Courts deal with multitude of cases

January 13, 2001

Courts deal with multitude of cases

By MARLO BARNHART / Staff Writer

Faced with mounting waves of criminal and civil cases flooding into Washington County Circuit courtrooms, the county's four judges and one family law master averaged 2,044 cases each during FY 2000.

Instead of being overwhelmed, the judges/law master are handling the deluge, said Administrative Judge Frederick C. Wright III.

"We're not just working hard, we're working smart," Wright said as he talked about the state of the courts in Washington County.

Wright said the number of cases go into a formula which shows that Washington County needs three more circuit court judges.

"So we need three ... but two would do and one is what we could best operate with," Wright said. "Right now, five of us are doing the work of eight."


Judges, prosecutors and support staff are on standby to take overflow cases, so the dockets keep moving through the system.

Washington County is 10th in population in Maryland but ranks sixth in criminal cases and seventh in total cases in the state, Wright said.

Using a 50-week model, Wright said the fiscal 2000 average was 68 criminal cases, 40 civil cases and 20 juvenile cases per week.

Juvenile cases have decreased in recent years, but only because more and more teens are committing more serious crimes for which they are waived to the adult court, either automatically or after a hearing, Wright said.

Space for a new judge, new courtroom, jury room, chambers and office staff could be in place on the first floor of the annex on Summit Avenue by the summer of 2003, Wright said.

"Once the county treasurer's office is vacated, all that area has to undergo asbestos removal," Wright said.

The Taxation and assessment office has moved to its new location in the Hagerstown Public Square.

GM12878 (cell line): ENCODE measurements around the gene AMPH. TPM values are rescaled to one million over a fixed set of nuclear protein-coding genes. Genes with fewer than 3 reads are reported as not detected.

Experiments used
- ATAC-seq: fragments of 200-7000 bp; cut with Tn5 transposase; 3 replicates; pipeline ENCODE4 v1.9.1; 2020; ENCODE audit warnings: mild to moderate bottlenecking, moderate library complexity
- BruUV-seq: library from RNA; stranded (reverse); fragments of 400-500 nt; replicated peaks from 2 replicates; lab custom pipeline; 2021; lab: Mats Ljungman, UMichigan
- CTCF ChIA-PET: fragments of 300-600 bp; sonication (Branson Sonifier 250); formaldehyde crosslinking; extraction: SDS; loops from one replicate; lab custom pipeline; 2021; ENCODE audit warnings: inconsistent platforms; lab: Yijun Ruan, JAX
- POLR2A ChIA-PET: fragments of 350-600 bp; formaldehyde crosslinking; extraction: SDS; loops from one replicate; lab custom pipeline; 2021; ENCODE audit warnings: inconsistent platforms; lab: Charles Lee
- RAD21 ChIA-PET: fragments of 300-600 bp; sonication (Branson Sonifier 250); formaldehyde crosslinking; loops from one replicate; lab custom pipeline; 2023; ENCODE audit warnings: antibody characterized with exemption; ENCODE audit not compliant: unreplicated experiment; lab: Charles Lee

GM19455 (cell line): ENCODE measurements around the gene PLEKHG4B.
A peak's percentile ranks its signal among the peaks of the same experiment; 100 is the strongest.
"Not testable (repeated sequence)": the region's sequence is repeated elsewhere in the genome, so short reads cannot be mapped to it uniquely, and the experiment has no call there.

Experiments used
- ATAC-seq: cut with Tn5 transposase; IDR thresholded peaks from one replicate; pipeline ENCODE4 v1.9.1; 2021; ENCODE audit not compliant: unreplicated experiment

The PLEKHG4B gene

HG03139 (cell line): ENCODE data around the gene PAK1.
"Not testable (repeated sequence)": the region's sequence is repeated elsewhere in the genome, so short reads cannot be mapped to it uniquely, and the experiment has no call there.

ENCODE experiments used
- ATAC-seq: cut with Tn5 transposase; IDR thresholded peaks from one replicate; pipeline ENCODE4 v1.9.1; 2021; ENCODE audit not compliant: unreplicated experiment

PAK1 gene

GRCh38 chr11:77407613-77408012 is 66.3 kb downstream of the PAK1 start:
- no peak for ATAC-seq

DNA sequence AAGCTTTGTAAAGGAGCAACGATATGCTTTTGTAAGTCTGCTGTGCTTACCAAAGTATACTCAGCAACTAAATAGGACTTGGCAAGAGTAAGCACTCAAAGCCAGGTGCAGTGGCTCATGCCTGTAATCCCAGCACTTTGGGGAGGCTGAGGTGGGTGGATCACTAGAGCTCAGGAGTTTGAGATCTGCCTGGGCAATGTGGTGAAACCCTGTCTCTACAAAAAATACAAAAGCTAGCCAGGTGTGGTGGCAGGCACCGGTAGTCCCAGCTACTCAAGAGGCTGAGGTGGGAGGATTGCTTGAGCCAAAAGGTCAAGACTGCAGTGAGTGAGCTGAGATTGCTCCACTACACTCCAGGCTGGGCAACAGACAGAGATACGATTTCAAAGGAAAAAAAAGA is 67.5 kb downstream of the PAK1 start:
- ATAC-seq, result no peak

The total number of cases during fiscal 2000 showed somewhat of a leveling off, Wright said. But since July 2000, a 15 percent increase in case filings has been noticed through December.

"It's too soon to tell if it's a trend," Wright said. "The big difference is the increase in family law matters."

Also affecting the criminal case picture is the number of jury trial prayers from the Washington County District Court - more than 60 percent of the docket.

In a recent letter to the Maryland State Court Administrator, Wright said he sees no relief from that "burdensome statistic," despite the opening of the new Boublitz District Court building.

Daniel Dwyer is the lone family law master in Washington County. Cases where lawyers aren't needed are often funneled to the family law master in an effort to solve problems before they must go into full court.

In addition to Wright, the other associate circuit court judges are Don Beachley, Kennedy Boone and John H. McDowell.

A relatively new phenomenon affecting civil dockets is the increasing number of jury trials requested by insurance carriers. Those cases often involved three- to four-day trials before juries deciding cases and damages involving accidents and other circumstances, Wright said.

In fiscal 2000, there were 41 criminal jury trials and 32 civil jury trials. While both those numbers are down from fiscal 1999, when there were 59 criminal trials and 40 civil trials, the lengths of the trials is up sharply, Wright said.

Eight civil cases took three to six days while four criminals cases were three to five days long in fiscal 2000.

A steady flow of inmate cases from the three state prisons south of Hagerstown demands a lot of law clerk analysis but not so much courtroom time, Wright said.

Meanwhile, Hagerstown's position at the hub of two interstate highways continues to make it attractive to drug sellers from the north and the south.

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